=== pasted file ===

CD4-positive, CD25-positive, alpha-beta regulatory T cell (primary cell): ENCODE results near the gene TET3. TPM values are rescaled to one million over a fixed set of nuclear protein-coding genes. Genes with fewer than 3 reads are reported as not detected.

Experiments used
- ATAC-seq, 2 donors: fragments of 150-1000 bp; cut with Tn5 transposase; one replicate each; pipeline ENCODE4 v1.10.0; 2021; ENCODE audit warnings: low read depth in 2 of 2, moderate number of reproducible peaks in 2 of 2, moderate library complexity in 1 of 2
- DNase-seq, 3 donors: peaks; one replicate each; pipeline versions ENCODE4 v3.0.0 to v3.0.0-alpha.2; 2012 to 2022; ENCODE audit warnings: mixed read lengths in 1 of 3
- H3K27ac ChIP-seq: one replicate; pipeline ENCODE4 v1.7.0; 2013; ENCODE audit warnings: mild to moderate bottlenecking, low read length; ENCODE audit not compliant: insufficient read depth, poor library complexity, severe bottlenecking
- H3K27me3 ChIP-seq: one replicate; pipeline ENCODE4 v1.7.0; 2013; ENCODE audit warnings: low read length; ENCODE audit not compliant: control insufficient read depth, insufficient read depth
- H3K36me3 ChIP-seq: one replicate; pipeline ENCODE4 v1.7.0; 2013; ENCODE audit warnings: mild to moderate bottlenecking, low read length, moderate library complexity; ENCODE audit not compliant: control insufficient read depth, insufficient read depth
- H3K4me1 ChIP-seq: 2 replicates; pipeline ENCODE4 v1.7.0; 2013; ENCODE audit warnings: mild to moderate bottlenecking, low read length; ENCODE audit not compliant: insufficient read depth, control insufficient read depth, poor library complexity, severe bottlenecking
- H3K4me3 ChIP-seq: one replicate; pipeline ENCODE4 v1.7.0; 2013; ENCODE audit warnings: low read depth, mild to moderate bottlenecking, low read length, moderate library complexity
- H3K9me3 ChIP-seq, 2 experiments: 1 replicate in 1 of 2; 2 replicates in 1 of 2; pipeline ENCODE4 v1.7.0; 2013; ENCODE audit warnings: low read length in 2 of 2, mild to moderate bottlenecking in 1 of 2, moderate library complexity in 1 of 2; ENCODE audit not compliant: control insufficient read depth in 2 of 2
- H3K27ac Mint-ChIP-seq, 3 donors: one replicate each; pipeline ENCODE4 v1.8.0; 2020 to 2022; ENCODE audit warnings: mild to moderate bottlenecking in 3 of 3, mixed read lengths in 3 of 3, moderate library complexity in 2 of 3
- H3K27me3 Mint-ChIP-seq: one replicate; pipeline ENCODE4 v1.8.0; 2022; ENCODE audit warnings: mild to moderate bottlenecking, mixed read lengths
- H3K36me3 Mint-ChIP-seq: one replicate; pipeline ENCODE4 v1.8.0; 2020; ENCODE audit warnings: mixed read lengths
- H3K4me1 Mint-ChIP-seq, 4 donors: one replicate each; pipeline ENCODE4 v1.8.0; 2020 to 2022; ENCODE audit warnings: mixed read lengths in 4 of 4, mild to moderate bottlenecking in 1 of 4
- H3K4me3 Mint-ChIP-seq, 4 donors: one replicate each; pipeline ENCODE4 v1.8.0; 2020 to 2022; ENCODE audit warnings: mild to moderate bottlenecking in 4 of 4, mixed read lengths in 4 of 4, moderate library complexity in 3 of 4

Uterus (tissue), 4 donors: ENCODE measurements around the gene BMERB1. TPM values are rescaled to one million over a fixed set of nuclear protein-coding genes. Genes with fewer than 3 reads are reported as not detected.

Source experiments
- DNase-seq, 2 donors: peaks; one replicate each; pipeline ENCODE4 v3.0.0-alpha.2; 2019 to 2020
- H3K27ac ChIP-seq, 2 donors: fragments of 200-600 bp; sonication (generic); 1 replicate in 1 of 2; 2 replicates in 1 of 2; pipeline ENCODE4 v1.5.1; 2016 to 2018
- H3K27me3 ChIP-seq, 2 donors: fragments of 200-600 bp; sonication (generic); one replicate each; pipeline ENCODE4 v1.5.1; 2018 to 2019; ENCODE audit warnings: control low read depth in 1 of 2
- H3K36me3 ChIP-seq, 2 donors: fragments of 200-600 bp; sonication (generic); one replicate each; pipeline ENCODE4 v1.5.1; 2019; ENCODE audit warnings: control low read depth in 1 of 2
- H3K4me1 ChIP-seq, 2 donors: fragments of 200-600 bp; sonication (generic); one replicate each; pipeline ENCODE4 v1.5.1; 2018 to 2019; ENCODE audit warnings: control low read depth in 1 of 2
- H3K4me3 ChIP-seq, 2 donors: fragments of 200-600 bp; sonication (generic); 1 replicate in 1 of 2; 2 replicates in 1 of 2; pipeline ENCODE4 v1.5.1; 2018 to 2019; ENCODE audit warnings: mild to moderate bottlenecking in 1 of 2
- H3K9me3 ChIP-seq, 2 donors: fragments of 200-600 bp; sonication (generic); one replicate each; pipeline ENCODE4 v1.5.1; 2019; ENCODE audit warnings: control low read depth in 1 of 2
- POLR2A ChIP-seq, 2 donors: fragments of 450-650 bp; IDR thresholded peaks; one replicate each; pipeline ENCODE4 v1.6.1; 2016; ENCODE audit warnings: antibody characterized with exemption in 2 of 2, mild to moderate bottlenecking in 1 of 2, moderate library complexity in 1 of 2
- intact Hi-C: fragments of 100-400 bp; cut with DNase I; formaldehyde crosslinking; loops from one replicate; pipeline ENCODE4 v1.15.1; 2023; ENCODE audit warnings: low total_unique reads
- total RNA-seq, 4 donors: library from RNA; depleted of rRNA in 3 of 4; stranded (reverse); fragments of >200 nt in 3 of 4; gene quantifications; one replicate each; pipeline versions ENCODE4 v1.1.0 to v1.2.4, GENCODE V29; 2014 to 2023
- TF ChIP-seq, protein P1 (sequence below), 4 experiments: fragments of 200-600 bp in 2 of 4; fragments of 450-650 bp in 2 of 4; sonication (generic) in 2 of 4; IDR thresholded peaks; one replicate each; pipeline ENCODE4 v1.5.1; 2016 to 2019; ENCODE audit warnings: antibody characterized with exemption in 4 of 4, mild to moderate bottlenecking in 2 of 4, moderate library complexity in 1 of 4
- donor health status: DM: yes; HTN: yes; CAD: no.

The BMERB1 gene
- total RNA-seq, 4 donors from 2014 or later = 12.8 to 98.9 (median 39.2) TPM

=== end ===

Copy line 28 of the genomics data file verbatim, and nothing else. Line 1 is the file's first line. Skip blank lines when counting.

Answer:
- TF ChIP-seq, protein P1 (sequence below), 4 experiments: fragments of 200-600 bp in 2 of 4; fragments of 450-650 bp in 2 of 4; sonication (generic) in 2 of 4; IDR thresholded peaks; one replicate each; pipeline ENCODE4 v1.5.1; 2016 to 2019; ENCODE audit warnings: antibody characterized with exemption in 4 of 4, mild to moderate bottlenecking in 2 of 4, moderate library complexity in 1 of 4